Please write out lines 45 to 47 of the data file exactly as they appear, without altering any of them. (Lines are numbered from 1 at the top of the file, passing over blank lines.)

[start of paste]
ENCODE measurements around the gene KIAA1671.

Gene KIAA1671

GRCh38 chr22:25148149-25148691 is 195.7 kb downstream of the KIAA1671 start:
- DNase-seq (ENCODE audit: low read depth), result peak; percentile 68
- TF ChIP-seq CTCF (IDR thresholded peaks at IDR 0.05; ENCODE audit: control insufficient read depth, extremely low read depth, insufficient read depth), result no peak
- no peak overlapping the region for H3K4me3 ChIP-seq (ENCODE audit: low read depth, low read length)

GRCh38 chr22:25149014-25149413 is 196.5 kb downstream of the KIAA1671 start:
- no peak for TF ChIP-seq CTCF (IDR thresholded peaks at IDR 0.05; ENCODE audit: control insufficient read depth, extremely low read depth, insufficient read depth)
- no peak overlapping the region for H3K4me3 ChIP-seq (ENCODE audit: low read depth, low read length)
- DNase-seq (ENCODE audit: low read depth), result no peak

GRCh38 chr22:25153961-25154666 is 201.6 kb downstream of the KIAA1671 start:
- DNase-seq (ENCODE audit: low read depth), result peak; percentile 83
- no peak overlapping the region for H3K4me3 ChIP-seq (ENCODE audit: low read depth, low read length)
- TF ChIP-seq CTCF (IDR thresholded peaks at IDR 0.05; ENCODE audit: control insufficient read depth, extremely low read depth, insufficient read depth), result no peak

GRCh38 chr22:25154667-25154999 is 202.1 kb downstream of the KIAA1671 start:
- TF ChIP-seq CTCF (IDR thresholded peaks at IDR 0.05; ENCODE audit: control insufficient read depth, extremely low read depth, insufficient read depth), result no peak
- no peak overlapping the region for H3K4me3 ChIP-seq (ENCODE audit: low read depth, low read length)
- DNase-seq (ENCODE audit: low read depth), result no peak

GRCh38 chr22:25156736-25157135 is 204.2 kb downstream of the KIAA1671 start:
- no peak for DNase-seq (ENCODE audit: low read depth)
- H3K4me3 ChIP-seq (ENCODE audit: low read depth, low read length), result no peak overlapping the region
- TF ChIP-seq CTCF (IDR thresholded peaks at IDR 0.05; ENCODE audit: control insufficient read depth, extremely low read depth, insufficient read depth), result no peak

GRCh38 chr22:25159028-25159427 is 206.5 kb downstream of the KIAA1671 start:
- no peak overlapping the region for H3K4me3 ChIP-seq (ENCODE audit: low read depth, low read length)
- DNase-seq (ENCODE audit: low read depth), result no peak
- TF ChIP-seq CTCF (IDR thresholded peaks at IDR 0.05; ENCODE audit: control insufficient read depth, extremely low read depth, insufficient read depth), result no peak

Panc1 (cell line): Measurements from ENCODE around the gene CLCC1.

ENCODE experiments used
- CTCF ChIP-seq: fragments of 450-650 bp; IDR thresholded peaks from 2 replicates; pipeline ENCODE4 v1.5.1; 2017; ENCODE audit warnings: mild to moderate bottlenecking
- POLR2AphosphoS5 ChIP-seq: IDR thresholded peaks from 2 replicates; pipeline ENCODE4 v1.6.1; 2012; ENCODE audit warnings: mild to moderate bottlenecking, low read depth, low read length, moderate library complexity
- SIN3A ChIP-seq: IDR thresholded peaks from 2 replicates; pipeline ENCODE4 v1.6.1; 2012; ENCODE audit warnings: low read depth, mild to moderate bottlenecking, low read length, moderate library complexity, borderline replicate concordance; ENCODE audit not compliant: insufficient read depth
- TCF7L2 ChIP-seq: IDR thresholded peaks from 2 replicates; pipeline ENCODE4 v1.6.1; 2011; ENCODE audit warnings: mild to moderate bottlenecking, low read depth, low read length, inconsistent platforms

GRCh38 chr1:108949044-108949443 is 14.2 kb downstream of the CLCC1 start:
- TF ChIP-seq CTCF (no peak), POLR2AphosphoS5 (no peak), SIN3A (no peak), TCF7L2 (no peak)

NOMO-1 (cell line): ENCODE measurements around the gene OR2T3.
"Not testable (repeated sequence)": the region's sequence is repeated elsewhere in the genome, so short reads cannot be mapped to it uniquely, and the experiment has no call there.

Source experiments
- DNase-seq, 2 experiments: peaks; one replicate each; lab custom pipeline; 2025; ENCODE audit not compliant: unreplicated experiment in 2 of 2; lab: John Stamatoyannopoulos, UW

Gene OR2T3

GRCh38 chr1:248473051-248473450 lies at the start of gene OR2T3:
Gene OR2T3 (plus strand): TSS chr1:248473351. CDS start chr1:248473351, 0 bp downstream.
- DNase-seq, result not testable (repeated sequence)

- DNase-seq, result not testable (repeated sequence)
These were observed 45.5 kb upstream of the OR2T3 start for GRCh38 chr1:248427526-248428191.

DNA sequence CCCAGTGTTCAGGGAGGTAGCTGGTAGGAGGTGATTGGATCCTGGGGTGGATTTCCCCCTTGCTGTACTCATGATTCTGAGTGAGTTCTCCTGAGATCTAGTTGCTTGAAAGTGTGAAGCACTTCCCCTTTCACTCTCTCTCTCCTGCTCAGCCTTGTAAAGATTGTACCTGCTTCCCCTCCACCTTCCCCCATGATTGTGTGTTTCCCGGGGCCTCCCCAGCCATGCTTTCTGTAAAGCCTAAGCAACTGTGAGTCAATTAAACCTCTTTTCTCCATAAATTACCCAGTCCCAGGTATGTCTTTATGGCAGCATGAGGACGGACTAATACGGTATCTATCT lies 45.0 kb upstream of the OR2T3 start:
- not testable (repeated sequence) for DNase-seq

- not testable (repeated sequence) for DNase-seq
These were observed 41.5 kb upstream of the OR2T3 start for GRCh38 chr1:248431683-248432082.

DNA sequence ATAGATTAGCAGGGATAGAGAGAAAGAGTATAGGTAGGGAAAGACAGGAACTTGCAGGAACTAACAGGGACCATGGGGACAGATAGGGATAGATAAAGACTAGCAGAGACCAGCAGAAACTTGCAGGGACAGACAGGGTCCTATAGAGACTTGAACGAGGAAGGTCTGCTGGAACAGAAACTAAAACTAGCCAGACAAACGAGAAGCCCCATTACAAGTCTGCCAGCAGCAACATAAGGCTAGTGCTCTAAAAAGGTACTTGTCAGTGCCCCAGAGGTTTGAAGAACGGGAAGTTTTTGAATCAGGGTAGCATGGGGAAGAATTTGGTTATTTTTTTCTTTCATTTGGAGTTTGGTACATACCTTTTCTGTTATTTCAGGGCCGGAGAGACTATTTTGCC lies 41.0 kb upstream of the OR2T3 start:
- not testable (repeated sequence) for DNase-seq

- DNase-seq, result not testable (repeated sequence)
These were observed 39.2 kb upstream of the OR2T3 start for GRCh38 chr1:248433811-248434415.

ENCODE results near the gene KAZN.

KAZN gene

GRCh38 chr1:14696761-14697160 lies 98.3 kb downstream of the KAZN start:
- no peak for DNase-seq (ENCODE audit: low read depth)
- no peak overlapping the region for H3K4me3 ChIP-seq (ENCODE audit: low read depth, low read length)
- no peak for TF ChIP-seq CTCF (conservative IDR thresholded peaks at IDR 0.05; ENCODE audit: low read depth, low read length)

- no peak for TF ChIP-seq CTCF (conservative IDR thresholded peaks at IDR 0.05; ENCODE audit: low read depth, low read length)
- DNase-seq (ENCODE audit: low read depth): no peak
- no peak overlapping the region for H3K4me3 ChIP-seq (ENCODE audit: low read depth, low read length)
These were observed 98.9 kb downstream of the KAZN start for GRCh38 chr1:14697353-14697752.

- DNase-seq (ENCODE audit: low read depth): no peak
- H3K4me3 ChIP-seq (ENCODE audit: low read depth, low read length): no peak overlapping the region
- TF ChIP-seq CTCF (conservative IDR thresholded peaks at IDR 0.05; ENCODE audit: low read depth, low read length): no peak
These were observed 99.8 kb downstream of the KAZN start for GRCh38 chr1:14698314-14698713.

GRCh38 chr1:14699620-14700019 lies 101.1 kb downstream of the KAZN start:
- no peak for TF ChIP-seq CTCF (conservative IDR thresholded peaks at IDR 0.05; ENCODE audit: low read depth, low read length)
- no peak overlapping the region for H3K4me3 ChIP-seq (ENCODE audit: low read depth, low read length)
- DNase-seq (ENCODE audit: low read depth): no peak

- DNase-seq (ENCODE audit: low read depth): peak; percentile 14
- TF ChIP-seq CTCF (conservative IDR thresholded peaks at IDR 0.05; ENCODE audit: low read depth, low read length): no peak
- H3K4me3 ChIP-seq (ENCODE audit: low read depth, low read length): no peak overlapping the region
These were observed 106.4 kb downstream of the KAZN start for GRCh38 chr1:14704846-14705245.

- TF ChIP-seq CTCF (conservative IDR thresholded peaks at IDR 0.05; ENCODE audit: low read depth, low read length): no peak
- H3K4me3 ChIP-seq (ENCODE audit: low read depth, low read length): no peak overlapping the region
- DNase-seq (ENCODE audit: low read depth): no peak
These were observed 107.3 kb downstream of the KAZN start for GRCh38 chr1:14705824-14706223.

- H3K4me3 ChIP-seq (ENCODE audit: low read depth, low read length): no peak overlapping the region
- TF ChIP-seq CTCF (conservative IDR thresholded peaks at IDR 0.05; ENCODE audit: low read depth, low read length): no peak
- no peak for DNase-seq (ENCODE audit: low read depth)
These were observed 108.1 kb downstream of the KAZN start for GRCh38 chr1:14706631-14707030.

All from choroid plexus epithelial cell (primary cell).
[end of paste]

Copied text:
DNA sequence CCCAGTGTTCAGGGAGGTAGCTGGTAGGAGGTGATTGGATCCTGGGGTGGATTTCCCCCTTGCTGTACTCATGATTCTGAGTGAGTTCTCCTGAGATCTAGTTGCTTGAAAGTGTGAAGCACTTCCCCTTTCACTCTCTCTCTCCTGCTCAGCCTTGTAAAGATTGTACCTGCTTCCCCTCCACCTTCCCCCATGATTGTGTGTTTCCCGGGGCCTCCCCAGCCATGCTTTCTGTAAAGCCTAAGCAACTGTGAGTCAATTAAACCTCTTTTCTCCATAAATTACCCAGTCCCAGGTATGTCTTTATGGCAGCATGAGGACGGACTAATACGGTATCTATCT lies 45.0 kb upstream of the OR2T3 start:
- not testable (repeated sequence) for DNase-seq

- not testable (repeated sequence) for DNase-seq